Agree, 200%. Unfortunately public perception of the car itself has shifted in Japan, from being a status symbol to a necessary evil, so to own anything that isn't a Prius or a "family car" (Nissan Serena or Toyota Voxy-style minivan) is to look a little bit backwards and socially irresponsible. Some major industrial manufacturing companies will not allow employees to use their own car to commute to work unless it is a hybrid. The new Civic Type R and NSX aren't even "Japanese cars" per se; they're someone's idea of what might appeal to customers in the US and Europe, and weren't originally intended to be sold domestically. Meanwhile every time I visit the US, I'm always surprised by how much better-looking and more appealing American sports cars have become, and how enthusiasm for racing and modifying cars, new and old, remains pretty high.
SM_Clay72
SM_Clay72link
Monday, March 27, 2017 7:37 AM
The problem is that yourself and the like-minds you reference (including myself) are not the majority, nor the target demographic.

People are stupid. They want stupid cars.
jeffreyball610
jeffreyball610link
Monday, March 27, 2017 8:05 AM
Everyone who visits this site will agree with Mr. Kojima. However, as others have stated, we are the minority. Most people want/need an appliance to get from here to there. Why do you think minivans, hybrids, and SUVs sell so many units? When the most recent fuel "crisis" hit, auto makers pulled the plug on fun cars and went back to economy/utility cars.

We love fun to drive cars and most of us are on realistic budgets and can't afford "real" supercars. To that end, we all want what the Japanese car market used to offer; fun to drive and reasonable prices and high quality. As the old saying goes; fast, cheap, reliable. Choose two. The current market has chosen cheap and reliable.
Mike Kojima
Mike Kojimalink
Monday, March 27, 2017 9:26 AM
Actually, I did say the Toyota 86 is one model where they got it. That is one interesting model where in the 80's and early 90's they had 4 at once!
Mike Kojima
Mike Kojimalink
Monday, March 27, 2017 9:28 AM
Knowing some stuff about aero, I can say that a lot of the new Civics aero is marketing functional! I also said the GT-R is ugly. I even own one. I own an STI, a GT-R and an Evo and I think they are all ugly cars. It would have been much better if they were good looking!
klch
klchlink
Monday, March 27, 2017 10:00 AM
Agree 100% that there're no cars in the whole Toyota/ Honda/ Nissan lineup are worth buying except 86, GTR

The last hope from Japanese car maker is probably Mazda, at least their cars are the best quality among all the japanese cars (except Lexus, which is at a different price range), and still fun to drive to a certain degree
Mike Kojima
Mike Kojimalink
Monday, March 27, 2017 10:03 AM
And Toyota, actually in the 2017 JD Powers IQS I think Mazda was mid pack.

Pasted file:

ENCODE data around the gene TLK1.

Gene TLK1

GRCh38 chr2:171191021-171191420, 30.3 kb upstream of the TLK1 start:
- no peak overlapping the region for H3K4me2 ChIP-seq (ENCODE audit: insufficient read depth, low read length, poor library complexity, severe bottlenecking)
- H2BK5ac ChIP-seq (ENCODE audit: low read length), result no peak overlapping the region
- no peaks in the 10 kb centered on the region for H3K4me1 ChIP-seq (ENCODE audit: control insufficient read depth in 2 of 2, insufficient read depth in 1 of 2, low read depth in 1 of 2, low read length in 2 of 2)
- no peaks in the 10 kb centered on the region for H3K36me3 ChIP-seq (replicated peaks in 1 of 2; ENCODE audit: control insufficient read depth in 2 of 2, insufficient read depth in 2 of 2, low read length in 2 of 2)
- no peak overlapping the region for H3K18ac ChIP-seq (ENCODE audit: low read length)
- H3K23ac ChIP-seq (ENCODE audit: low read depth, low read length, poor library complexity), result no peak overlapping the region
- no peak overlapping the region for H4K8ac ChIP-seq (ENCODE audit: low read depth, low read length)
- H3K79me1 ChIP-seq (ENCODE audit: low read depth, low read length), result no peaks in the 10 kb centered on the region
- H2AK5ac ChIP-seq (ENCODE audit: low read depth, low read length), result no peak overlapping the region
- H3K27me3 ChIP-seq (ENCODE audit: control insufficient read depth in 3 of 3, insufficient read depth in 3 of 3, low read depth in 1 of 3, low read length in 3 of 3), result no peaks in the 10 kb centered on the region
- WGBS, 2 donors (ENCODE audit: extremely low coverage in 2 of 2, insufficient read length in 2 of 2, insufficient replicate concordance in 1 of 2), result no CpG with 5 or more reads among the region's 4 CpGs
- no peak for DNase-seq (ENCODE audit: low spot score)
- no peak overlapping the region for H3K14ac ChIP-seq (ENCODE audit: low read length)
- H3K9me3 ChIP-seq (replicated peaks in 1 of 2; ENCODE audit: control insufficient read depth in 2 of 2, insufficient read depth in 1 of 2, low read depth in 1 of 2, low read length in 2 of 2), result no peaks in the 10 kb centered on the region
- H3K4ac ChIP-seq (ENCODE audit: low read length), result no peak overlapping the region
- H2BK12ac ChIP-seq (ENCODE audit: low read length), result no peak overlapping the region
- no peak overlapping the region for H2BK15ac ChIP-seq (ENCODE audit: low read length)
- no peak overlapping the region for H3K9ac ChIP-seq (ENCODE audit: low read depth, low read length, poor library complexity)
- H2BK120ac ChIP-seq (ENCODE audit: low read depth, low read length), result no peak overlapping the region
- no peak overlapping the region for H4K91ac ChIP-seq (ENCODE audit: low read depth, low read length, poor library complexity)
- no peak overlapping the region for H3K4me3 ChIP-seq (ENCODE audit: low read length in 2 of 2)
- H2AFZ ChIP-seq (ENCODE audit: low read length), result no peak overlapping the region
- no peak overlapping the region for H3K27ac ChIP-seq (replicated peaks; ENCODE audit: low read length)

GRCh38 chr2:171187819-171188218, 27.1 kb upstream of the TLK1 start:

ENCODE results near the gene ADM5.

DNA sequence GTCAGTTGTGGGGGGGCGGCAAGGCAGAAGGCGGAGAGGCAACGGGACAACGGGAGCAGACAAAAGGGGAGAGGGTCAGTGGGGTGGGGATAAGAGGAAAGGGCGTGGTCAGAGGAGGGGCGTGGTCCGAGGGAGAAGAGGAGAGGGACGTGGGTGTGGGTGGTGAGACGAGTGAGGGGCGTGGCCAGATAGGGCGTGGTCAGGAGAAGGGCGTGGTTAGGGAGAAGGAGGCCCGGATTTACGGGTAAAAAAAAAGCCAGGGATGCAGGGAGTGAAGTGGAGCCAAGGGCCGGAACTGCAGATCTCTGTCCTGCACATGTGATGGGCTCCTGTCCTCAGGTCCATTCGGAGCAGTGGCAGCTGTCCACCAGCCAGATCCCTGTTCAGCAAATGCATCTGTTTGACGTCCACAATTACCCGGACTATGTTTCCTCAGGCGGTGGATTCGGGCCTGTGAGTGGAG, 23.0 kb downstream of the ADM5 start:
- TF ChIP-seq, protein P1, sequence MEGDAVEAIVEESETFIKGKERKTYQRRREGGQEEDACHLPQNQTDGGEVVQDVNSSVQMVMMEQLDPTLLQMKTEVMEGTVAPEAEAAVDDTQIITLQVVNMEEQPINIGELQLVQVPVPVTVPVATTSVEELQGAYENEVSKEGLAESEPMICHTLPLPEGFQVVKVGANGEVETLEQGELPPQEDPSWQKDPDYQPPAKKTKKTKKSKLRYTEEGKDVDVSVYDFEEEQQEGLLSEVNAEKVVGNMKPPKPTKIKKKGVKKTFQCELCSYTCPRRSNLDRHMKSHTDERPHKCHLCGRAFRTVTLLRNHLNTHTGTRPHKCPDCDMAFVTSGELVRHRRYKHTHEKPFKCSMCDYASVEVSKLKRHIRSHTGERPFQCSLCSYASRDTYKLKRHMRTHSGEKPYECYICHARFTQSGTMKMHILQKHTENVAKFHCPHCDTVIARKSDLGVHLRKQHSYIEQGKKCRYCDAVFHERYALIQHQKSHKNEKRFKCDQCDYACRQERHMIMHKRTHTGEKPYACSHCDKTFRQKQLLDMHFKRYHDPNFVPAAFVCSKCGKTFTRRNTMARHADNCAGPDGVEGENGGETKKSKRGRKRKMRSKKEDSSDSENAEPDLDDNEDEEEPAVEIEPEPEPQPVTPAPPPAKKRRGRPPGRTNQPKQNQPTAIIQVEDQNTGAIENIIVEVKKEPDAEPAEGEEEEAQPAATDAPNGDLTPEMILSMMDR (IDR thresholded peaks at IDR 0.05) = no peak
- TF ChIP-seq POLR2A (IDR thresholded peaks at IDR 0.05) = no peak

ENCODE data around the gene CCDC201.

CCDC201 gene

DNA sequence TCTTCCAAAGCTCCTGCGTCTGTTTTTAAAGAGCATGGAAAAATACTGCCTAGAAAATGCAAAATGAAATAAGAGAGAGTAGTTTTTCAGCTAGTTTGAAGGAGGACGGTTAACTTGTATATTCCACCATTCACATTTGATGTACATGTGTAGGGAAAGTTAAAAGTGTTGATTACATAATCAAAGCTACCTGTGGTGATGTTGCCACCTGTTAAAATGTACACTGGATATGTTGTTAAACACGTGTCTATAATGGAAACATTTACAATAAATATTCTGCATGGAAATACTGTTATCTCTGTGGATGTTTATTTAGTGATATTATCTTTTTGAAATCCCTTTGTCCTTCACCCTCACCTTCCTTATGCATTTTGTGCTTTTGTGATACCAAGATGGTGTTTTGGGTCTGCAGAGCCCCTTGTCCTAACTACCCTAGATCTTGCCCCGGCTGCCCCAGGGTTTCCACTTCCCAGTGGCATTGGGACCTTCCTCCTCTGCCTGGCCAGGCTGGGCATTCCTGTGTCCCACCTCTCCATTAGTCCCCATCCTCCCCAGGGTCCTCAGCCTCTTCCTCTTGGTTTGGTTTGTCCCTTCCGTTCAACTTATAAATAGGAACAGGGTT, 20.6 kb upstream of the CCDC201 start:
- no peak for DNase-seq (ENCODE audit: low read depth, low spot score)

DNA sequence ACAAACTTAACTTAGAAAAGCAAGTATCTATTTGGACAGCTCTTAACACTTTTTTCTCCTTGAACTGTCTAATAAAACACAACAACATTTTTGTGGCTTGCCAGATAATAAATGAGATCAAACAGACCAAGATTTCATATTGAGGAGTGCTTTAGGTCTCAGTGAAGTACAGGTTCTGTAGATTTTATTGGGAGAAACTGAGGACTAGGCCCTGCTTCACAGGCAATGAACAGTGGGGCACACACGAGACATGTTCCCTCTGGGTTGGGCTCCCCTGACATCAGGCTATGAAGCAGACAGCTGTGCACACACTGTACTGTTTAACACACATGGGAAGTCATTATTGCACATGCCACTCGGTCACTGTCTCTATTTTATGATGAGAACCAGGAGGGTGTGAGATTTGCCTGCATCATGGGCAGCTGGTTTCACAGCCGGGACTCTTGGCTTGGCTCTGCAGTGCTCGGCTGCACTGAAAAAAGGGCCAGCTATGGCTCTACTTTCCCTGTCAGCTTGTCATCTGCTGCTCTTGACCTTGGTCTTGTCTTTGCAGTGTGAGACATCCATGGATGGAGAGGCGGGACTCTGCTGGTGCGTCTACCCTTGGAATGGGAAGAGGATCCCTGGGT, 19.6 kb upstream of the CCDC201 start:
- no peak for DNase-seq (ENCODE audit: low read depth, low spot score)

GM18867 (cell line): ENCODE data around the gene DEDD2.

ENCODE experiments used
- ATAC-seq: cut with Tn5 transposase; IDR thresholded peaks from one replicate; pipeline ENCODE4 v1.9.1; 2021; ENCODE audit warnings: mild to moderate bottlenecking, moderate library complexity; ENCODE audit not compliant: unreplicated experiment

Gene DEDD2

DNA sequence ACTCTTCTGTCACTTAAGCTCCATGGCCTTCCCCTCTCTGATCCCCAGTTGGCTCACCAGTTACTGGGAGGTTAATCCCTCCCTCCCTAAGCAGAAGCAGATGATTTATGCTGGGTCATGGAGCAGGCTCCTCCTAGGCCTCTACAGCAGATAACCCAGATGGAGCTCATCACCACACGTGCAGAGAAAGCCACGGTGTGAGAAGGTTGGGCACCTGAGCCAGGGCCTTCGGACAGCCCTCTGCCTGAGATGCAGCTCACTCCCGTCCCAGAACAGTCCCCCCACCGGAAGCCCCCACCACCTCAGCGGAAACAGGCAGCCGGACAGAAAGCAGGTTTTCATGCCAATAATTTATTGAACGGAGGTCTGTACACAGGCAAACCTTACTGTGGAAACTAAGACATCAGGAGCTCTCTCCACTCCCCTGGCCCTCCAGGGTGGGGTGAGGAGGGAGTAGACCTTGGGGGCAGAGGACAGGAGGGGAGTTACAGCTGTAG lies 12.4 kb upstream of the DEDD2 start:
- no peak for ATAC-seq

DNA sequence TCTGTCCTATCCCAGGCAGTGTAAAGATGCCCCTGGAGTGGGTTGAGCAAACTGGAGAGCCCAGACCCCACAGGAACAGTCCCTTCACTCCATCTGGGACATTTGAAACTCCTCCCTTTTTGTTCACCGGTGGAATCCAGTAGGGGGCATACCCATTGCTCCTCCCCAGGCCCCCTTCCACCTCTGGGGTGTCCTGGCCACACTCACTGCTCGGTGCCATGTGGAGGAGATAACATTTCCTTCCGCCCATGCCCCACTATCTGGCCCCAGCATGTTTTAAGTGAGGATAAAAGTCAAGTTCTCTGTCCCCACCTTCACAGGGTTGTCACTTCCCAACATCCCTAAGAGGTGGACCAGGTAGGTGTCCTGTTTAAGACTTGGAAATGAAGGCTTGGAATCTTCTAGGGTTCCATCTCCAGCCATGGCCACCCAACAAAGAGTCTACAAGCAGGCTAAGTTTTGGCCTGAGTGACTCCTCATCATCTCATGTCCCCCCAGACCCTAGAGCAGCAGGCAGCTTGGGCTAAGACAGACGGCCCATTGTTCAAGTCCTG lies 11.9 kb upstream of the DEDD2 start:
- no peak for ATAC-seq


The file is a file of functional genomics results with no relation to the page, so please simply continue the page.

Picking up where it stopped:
8695Beaters
8695Beaterslink
Monday, March 27, 2017 10:26 AM
@kich Mazda quality is shit. Ask me how I know. At least Mazda still makes cars that are fun to drive, even with the Mazdaspeed line pretty well dead for the time being.

I've been new car shopping for the last few years and the number of new cars I actually want I can count on one hand. And the number of new cars I both want and can afford starts and ends with the Focus RS. It's reasonably priced, fast as hell, and wrapped in a good looking, practical hatchback body. Nissan's styling department is on acid (that said, the new Altima is my rental car of choice, even with a 4-banger and a CVT). Toyota/Lexus are making their cars look ANGRY AND AGGRESSIVE because they are pudding to drive. Honda's American offerings are the automotive equivalent of Babymetal: They look to be high quality Japanese product, but peel away the Japanese facade and it's just American mush. Every Subaru I've ever driven has been fun to drive, but unfortunate to live with, and every one of my friend's Subarus was junked after it met with catastrophic powertrain failure. Mitsubishi is pretty much as lost cause and the EVO was one of the few cars I still wanted to own, but now it too is gone.

Which is why when it came to sign the paperwork, I bought a Tacoma so it would be easier to tow around my busted up 240SX. I'm looking forward to the day when I can take a nearly 30 year old beater to the track and shame brand new $40,000 sports cars with a light, nimble, flexible flyer of a Nissan. And even with misaligned, half painted bodywork, it'll still look better than most of whatever else turns up at the track day.
Burninator
Burninatorlink
Monday, March 27, 2017 10:39 AM
"and even the Mitsubishi 3000GT" - The poor 3000GT is always looked down on. I had one for a couple years, I loved it (the VR-4 obviously, the base models were crap).
Chris_B
Chris_Blink
Monday, March 27, 2017 10:48 AM
One only has to look at how the Japanese car makers sat back and let the Korean brands storm the market. They didn't even fight back! Toyota and Nissan looked like they were focused on battling American and European brands for the older buyers, which hasn't worked out so well for enthusiasts (although much better for "appliance car" buyers, the ones who put more time into selecting the perfect toaster oven, as long as there is "free" shipping). All the while, Kia/Hyundai beat them up and stole their lunch with the younger crowd. Why spend more on today's Japanese cars if they don't appear to offer more to the casual consumer, aside from being more ugly?